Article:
In a culinary context, innovation isn’t simply a matter of employing obscure ingredients in eye-popping ways via groundbreaking techniques (though that’s certainly all part of the fun). To really look forward, you also have to look back at who and what have come before you. And you have to look around - not only at the current dining scene you’re part of, but at the gaps it contains and, as the farm-to-table movement has shown us, the environment it impacts.
Indeed, while asking five chefs and restaurateurs who have changed (or are changing as we speak) the local status quo to name the colleagues they’d consider innovators in turn, we were struck by their emphasis on the big picture. For them, it’s clear, certain approaches to tradition can prove just as radical as trends, the finished product is inseparable from the raw material, and business savvy goes hand in hand with creativity behind the stove.
Biker Jim’s Gourmet Dogs: Jim Pittenger on Jensen Cummings, Frank Bonanno and Others
With a made-for-TV backstory (he grew up in Alaska and was once a repo man), a larger-than-life personality and a knack for the wacky, Jim Pittenger was bound to build a cult following on the back of a hot-dog cart. Now he has two, as well as a thriving brick-and-mortar joint in Ballpark, all of which have earned him coverage by Anthony Bourdain, Andrew Zimmern and countless other media figures over the years. Yet amid all the attention, he’s never himself lost focus on the sausages that generated it. From reindeer and rattlesnake to elk and boar, toppings like Malaysian curry jam and cactus or spinach and Parmesan, and specials inspired by beef Wellington or Thanksgiving turducken, Pittenger’s creations are simply inimitable, and everyone knows it.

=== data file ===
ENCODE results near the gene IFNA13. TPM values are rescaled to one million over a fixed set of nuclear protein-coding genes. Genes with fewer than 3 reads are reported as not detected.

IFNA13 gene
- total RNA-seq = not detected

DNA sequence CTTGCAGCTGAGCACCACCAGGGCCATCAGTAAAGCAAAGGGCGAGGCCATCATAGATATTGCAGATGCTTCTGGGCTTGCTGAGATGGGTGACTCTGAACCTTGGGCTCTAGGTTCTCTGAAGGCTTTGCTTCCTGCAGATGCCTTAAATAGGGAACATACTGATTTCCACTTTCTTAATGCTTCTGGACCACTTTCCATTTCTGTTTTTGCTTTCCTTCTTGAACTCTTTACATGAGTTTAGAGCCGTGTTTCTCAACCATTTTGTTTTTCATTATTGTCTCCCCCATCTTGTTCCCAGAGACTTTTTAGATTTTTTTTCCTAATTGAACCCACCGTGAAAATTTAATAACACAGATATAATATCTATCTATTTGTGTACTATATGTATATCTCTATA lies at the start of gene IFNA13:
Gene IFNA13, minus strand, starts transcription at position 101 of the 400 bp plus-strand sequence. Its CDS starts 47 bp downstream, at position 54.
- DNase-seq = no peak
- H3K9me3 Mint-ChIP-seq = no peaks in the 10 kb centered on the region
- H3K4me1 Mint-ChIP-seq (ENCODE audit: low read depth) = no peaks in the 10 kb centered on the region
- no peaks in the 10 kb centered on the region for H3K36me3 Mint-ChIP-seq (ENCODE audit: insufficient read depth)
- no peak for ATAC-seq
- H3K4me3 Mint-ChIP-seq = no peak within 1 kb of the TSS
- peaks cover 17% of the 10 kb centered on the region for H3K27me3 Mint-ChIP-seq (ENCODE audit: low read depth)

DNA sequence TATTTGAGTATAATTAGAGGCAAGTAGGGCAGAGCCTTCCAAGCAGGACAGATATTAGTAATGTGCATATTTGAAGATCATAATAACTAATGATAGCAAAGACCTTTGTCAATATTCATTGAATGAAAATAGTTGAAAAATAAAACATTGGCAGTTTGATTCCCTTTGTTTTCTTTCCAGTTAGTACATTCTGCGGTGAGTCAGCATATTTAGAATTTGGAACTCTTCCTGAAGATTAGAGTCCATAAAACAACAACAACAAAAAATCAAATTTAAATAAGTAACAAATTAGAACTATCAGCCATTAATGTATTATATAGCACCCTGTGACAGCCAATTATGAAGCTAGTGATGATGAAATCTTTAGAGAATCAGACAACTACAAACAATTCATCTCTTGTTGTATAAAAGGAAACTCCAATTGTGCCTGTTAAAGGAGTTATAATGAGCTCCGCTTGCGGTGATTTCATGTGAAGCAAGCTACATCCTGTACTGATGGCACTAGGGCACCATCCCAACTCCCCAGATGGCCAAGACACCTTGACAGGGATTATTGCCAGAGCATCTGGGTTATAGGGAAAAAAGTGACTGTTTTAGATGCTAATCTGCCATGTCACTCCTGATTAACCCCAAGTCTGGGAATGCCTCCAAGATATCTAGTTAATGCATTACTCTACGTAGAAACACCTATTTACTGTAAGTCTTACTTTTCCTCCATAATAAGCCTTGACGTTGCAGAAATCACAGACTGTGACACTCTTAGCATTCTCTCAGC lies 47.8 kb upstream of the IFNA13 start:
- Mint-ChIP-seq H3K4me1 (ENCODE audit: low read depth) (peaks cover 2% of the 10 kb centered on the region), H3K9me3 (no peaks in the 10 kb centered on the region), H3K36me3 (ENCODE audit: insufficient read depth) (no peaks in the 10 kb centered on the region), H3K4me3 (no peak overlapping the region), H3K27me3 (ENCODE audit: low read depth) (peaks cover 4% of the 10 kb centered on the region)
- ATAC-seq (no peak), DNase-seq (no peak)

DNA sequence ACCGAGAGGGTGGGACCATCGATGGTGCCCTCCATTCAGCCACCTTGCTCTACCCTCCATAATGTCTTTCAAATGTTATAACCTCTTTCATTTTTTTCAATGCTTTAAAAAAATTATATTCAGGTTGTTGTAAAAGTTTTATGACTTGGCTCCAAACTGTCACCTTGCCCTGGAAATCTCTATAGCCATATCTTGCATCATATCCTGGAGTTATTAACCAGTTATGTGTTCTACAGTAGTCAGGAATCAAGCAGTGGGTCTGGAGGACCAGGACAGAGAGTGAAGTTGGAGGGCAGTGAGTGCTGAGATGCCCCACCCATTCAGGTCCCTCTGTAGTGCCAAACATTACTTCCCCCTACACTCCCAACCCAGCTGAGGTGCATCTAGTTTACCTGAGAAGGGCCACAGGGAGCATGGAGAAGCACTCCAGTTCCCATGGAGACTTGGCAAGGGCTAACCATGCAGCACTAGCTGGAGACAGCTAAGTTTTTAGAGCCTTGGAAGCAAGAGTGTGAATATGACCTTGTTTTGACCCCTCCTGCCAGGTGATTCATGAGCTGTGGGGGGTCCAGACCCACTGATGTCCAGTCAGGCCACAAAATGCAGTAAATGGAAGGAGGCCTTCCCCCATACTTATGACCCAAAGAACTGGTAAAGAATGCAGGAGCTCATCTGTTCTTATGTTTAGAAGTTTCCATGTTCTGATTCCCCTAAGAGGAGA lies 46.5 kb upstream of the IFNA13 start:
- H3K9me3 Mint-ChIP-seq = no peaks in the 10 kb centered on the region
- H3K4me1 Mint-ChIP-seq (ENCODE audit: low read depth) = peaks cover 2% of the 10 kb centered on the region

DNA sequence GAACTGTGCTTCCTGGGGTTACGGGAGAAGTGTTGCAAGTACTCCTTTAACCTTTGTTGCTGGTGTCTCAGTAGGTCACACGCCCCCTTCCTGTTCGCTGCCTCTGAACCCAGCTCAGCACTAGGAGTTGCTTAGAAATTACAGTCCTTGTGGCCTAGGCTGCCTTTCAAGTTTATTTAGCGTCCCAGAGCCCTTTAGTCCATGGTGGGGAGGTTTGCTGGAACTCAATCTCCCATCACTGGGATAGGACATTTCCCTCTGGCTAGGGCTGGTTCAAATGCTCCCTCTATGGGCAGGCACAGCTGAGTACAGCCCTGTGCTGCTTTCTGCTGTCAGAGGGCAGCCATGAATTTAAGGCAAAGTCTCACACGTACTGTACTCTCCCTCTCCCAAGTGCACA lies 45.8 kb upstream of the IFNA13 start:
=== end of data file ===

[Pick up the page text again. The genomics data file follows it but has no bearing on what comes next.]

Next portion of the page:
In his own words: “There’s so much cool stuff going on Old Major; I just love Justin Brunson and what he’s doing. Everything’s from scratch and it’s all so good. I feel the same about Lon Symensma at ChoLon; his food is so technically correct. There may be some dishes that aren’t my cup of tea, but whatever he makes, he makes it better than anyone else - and it’s so pretty too.
I fell in love with Jensen Cummings [of Slotted Spoon Meatball Eatery, pictured below] the last year he was at Row 14 Bistro & Wine Bar, during Restaurant Week. Restaurant owners kinda love Restaurant Week; chefs kinda hate it. But he was so brilliant - he did an Americana-style menu, but with proteins that nobody was used to: alligator baby-back ribs, buffalo-fried frog’s legs, stuff like that. People had no idea what they were in for; he was going to challenge them, and I just love that kind of mentality.